5 things to do before you bring them home. Peep.
You’re bringing home your new baby chicks! That’s great! Raising chickens is rewarding but there are a few important things to do before your little ones come home.
Selecting a Breed
Now that you’ve decided to raise your own chickens, it’s time to research the breeds and see which ones will be the best option for your needs. There are 3 basic groups; egg layers, meat breeds and dual purpose.
If you want to keep chickens only for egg production, a breed like the Rhode Island Red which produces around 260 eggs per year is an excellent option.
Other great egg production breeds include Sicilian Buttercup, Olive Egger, and Cuckoo Maran.
If you’re looking to raise meat birds to have your own organic chickens and don’t care much about egg production you’ll want to pick a breed like the Buff Orpington.
The Buff Orpington is a sweet, calm breed, they are easy to handle. The bird’s appearance is a heavy, broad body with a low stance, fluffed out feathers, and a curvy, short back. They tolerate confinement very well, and although they will free-range, they rarely forage, relying mainly on the feeders.
A dual-purpose breed like the Wyandotte is great for those that want a laying chicken as well as for meat production. Wyandotte is one of Americans’ favorite hens. The Wyandotte is a large, heavy bird. The roosters will weigh around 8-9lb, while the hens will weigh in around 6-7lb.
It is described as a deep, full-breasted bird with a broad frame. It has a large broad head with a rose comb. The general shape has been said to be round.
Some other great dual-purpose breeds include Barred Plymouth Rock, Welsummer, and Speckled Sussex.
Preparing the Brooder
Before you even consider bringing home baby chicks, make sure you have a brooder ready to home your new chicks! Baby chicks cannot keep themselves warm, you’ll need to have a warm area setup (draft free).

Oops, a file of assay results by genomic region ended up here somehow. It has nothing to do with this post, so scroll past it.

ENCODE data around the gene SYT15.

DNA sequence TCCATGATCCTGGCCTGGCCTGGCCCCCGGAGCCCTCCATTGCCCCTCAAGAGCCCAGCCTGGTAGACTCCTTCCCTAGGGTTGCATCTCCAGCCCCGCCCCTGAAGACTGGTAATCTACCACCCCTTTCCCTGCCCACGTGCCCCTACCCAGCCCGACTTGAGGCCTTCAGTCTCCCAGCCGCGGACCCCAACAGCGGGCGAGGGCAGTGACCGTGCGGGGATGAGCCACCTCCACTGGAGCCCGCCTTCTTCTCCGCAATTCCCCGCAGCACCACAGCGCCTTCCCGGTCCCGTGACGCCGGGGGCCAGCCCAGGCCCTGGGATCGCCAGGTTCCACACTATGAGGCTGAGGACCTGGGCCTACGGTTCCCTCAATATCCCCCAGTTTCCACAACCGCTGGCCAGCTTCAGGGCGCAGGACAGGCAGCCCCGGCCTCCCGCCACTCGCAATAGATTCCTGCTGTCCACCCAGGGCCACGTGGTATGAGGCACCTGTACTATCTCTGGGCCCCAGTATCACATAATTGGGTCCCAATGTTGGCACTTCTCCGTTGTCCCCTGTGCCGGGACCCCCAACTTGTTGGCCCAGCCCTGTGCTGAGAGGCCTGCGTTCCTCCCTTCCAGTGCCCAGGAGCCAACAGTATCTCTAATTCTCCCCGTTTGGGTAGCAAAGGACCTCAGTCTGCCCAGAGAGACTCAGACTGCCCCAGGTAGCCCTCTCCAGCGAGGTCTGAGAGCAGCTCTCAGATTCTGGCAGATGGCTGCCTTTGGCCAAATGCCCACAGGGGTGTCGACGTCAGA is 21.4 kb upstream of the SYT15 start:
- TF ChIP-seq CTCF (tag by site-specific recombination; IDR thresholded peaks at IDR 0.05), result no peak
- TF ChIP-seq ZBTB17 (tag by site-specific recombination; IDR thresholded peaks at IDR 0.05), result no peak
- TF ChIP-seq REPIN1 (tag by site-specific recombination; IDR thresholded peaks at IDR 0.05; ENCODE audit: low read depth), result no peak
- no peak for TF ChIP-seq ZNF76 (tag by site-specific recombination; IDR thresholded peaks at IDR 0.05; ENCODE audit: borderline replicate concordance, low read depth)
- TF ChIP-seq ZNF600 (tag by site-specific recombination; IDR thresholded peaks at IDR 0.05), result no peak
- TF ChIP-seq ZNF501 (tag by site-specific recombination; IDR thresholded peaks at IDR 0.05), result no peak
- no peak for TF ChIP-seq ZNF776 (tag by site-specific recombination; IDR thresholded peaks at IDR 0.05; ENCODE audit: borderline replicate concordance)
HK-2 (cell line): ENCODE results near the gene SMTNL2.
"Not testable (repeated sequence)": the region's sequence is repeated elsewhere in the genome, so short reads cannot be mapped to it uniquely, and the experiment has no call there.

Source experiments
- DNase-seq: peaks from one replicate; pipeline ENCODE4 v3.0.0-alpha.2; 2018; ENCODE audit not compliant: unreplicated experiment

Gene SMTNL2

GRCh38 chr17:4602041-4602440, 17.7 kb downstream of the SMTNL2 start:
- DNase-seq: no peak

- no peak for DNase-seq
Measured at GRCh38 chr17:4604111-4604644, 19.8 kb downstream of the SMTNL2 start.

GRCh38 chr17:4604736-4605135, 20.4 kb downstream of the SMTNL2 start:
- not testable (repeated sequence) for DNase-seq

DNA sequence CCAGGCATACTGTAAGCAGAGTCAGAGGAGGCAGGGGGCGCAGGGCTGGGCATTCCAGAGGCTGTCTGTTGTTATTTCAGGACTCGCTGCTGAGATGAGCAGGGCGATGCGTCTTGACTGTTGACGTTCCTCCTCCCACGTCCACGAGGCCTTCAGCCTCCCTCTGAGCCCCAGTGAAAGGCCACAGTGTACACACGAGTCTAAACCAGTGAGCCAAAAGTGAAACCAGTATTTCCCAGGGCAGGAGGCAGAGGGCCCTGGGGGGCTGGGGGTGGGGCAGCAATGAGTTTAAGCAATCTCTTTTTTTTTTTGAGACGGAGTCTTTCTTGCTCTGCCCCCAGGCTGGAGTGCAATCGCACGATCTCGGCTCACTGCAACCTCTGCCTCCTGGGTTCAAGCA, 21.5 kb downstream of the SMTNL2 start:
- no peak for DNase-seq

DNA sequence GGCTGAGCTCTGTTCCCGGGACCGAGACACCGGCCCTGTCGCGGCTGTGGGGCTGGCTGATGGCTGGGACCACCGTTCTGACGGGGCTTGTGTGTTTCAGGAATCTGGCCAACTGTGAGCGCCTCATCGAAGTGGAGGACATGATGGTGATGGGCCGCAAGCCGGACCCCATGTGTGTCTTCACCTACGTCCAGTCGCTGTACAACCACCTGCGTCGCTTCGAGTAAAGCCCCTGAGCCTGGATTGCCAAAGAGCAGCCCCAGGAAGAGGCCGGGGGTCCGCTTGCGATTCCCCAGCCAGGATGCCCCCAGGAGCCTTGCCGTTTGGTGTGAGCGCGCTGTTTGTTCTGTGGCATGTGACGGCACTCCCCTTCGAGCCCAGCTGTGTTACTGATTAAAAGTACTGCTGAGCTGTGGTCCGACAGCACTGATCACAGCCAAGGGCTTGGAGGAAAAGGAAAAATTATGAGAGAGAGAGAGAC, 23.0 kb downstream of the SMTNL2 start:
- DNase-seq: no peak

A large plastic container or a stock tank will work great as brooders. Stock tank can later be repurposed for gardening!
Whatever you are using, get the brooder set up and place warm and dry bedding on the bottom. Best option for bedding is pine wood shavings – Don’t use newspapers for bedding – it is bad for chicks and can cause leg problems because they are slippery to walk on.
Waterers and Feeders
Be sure to have waterers and feeders ready upon your baby chicks arrival.
A waterer like this one is a great option because it’s easy to clean and holds plenty of water. Plastic waterers are also a great option.
When selecting a feeder make sure it is one that will not allow the baby chicks to scratch the food out or scratch bedding into it. A feeder like this one will keep their food clean.
All of these are excellent options for baby chicks.
Chicks will need to be kept warm for at least 6 weeks until their feathers have all come in. Even after that, they will still appreciate some extra warmth on cold days.
Always have fresh water and food available.
Baby chicks cannot defend themselves against predators so make sure your coop is well secured from rats, racoons and other animals.
Make sure the chicken coop is draft free and has a solid bottom to predators cannot dig their way into the coop.